If you were fortunate enough to grow up in a rural town in the deep south, enjoying your grandmother’s traditional home-cooked Sunday suppers, then you’re surely blessed. But for those who have never had this luxury, but still crave the classic flavors and aromas of Southern comfort food created with passion and served with love, we hear you.
Southern cuisine is more than a menu of flavorful black-eyed peas, mustard greens, grits, and fried chicken. Southern cooking is as diverse as it is delicious. So, if you’re hoping to prepare an authentic Southern meal, sans your own historic family recipes, we’ve gathered some trivia about Southern food culture, and even a couple recipes you can enjoy at home.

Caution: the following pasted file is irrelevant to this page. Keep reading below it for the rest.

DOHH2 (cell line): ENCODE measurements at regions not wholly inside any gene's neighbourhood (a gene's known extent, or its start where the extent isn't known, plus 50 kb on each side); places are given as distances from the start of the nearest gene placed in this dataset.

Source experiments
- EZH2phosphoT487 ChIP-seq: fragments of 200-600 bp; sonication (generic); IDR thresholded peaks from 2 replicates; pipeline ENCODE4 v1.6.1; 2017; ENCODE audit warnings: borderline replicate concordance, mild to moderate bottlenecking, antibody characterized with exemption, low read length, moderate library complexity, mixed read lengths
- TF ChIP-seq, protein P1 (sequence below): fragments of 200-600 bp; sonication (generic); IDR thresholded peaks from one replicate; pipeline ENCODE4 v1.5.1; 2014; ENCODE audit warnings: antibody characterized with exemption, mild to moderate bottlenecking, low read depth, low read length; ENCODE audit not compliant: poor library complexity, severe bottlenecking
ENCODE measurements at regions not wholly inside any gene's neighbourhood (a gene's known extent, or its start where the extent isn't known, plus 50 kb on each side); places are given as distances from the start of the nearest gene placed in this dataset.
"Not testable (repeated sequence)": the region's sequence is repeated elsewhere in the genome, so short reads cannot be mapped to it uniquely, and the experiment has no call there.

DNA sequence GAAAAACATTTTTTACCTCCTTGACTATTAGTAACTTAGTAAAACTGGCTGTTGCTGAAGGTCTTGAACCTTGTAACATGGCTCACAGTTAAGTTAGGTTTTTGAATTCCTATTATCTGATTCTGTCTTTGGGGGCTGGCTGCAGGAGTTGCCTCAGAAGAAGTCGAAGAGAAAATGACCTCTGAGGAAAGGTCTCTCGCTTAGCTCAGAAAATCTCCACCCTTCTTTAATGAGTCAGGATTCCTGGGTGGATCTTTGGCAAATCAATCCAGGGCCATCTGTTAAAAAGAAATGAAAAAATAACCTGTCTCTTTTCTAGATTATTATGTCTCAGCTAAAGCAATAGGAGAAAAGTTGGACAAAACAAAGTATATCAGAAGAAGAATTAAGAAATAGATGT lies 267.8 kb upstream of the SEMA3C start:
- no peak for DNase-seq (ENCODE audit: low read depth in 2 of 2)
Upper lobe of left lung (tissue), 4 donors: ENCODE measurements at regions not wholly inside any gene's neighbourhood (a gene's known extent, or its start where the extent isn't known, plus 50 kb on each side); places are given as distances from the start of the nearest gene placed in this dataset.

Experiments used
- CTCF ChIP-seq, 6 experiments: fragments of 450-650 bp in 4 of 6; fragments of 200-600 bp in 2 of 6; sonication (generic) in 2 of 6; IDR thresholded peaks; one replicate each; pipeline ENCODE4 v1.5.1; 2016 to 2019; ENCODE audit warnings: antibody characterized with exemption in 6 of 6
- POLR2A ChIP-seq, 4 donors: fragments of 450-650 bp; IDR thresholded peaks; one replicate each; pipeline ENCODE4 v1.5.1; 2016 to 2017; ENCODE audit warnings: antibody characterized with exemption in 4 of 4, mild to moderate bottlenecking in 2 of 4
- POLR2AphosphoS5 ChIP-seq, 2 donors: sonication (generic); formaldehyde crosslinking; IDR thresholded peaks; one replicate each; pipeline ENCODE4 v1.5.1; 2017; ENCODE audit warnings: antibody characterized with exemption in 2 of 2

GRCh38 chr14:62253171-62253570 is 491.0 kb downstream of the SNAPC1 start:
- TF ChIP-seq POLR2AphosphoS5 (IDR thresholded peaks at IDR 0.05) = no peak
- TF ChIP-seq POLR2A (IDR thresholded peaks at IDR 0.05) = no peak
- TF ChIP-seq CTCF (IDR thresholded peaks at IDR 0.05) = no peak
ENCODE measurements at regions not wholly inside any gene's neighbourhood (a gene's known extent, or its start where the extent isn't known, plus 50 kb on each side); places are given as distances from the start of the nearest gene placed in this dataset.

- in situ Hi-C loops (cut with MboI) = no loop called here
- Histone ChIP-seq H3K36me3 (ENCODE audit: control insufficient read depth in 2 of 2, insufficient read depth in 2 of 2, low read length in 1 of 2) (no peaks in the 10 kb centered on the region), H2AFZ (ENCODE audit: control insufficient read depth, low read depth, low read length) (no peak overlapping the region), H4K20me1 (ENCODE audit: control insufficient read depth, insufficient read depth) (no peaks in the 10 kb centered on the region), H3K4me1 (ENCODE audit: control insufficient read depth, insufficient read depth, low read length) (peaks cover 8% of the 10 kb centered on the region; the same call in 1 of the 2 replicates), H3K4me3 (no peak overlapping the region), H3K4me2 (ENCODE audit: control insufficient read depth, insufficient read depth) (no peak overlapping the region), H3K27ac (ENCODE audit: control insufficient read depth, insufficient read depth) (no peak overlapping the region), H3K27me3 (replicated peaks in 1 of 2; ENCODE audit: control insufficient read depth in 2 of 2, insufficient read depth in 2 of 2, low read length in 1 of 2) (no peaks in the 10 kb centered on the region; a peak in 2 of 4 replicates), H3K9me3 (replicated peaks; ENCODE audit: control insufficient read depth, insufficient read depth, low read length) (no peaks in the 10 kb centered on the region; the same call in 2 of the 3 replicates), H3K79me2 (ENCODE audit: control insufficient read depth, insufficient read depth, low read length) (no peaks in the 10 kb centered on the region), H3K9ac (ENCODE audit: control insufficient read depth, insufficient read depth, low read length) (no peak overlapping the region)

The origins of Southern cooking hail from just south of the Mason Dixon Line and extend all the way to Texas.
Southern food was greatly derived from African Americans (as it crosses over to soul food) as well as Native Americans. In many ways, the most iconic Southern dishes, such as black-eyed peas, pork, chicken, collard or mustard greens, cornbread, and grits, were influenced by systemic poverty, generating the necessity to purchase inexpensive ingredients to feed a family.
In addition, it was necessary to utilize locally available food, which over time, evolved into what we now recognize as the much loved, flavorful, iconic Southern dishes.